Look, I think tomorrow’s debate is very, very important. And I don’t think Romney should play it safe. He should look for his spots and swing for the fences if he sees a fat pitch. He should try to create the conditions that make it more likely to receive a fat pitch. But he also should do what any good batter does: Try to hit single and double after single and double if he doesn’t see a hanging curve that he can hit out of the park. He needs to protect the plate; he can’t afford to strike out or hit into a double play.
Enough with the baseball talk: The point is that Romney should be bold but not reckless. There still will be 33 days for him to make up just about three points nationally in the polls, no matter what happens in the debates. And with two more presidential debates coming and one VP debate, there is almost no chance for anything in the first debate to be absolutely definitive. If Romney tries to force something, and thereby looks either desperate or inauthentic, it will do more damage than the good he can do by firm and steady explanation of why his policies will be better for ordinary Americans than Obama’s.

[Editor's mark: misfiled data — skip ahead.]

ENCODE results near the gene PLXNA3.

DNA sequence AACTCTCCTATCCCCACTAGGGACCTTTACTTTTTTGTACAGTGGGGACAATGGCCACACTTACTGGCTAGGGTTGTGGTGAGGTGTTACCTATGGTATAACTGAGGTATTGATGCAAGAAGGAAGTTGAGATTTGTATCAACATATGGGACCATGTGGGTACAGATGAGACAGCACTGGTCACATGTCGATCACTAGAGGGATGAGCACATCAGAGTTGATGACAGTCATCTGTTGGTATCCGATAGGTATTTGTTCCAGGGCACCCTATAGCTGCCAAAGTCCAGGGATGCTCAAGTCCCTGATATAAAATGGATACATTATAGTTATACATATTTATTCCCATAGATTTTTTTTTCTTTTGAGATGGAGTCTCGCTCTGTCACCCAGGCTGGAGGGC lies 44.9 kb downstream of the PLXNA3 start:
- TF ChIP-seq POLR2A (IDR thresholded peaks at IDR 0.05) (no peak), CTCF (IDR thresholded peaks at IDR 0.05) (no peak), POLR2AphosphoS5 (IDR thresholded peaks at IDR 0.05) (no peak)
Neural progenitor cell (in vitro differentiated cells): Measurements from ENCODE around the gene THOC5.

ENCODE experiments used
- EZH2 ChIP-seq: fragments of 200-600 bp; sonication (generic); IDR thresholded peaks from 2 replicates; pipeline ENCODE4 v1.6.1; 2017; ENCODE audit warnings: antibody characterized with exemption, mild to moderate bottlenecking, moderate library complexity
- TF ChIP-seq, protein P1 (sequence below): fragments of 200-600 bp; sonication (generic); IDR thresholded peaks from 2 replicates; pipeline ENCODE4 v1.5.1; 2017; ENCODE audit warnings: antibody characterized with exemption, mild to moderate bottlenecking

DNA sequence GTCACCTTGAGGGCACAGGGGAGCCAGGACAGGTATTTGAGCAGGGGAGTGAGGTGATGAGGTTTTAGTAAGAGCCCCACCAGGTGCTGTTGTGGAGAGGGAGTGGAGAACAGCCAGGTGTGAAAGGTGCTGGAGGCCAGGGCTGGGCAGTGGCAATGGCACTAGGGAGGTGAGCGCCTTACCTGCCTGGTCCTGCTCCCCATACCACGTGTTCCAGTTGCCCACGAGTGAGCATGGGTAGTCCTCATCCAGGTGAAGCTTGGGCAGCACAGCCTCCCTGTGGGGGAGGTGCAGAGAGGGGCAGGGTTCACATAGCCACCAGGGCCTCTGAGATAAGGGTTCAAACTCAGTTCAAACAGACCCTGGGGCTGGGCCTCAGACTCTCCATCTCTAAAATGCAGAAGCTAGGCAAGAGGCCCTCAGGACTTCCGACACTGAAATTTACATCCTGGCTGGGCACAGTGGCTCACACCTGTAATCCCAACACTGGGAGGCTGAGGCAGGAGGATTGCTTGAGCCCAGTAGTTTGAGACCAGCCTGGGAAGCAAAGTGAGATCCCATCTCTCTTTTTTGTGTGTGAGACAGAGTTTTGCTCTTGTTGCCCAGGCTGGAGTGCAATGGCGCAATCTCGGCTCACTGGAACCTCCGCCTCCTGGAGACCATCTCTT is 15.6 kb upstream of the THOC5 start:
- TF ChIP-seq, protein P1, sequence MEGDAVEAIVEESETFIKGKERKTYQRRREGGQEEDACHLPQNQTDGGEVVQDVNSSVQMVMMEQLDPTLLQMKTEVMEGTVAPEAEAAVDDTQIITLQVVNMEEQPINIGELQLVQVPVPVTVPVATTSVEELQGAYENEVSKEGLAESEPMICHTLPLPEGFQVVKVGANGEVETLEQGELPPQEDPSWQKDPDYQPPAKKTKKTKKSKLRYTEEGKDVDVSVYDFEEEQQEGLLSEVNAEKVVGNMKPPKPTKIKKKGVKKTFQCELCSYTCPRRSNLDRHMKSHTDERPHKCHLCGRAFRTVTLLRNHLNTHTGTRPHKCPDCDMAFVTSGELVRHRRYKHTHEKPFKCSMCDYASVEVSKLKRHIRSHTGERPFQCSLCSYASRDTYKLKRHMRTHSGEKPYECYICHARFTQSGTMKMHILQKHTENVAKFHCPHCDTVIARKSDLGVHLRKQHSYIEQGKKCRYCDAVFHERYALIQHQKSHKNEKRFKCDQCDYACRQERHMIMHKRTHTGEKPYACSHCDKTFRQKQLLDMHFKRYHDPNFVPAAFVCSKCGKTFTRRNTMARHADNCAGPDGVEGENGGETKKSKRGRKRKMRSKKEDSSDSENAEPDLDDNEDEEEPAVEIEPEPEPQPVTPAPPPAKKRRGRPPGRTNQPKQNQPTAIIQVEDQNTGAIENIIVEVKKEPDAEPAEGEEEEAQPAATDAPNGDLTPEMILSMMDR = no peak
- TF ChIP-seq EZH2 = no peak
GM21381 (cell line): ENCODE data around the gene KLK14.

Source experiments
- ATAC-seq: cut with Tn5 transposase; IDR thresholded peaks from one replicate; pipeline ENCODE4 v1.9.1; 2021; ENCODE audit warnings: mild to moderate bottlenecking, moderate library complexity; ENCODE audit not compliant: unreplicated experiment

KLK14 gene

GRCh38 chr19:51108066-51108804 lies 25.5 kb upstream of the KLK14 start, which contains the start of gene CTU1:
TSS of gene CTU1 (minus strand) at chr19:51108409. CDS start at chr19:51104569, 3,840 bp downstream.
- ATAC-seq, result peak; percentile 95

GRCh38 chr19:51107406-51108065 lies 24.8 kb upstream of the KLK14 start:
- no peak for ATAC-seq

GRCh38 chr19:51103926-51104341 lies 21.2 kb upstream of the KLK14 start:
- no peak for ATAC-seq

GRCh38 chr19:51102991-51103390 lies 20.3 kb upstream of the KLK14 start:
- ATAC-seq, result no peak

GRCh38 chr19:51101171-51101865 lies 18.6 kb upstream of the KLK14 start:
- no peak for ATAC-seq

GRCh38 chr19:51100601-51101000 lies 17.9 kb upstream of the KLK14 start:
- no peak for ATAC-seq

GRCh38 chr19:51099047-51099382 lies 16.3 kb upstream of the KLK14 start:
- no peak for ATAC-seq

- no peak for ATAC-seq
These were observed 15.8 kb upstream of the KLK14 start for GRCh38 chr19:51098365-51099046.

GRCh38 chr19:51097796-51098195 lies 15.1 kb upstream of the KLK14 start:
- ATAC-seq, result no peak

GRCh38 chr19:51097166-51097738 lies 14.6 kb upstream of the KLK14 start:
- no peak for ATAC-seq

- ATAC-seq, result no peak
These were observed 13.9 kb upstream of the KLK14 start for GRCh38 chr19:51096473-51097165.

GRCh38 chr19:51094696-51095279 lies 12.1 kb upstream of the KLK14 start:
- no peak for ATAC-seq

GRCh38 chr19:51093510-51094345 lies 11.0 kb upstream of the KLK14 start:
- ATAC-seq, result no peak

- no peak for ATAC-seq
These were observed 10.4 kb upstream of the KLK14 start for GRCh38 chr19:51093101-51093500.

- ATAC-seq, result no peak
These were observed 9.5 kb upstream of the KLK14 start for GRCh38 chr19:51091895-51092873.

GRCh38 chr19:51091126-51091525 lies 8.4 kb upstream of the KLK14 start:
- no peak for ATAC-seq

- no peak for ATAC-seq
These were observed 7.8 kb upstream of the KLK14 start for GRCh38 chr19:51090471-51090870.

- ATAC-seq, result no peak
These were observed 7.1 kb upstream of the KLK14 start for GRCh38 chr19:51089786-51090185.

Now, here’s the bigger thing to remember: This race is eminently winnable. Some of us have been rather unimpressed with Romney’s campaign so far, but our criticisms should be seen as constructive and certainly should not lead to despair. Unless Romney makes a major, major gaffe tomorrow, which is doubtful, this race will remain a bit uphill but definitely winnable. His supports need just hope that by the time the public has had time to process the debate in “water cooler conversations,” the race will have become more winnable than it already is. Barack Obama is highly vulnerable. Mitt Romney has an impessive record of life accomplishments. The opporutnity is there for a Romney victory.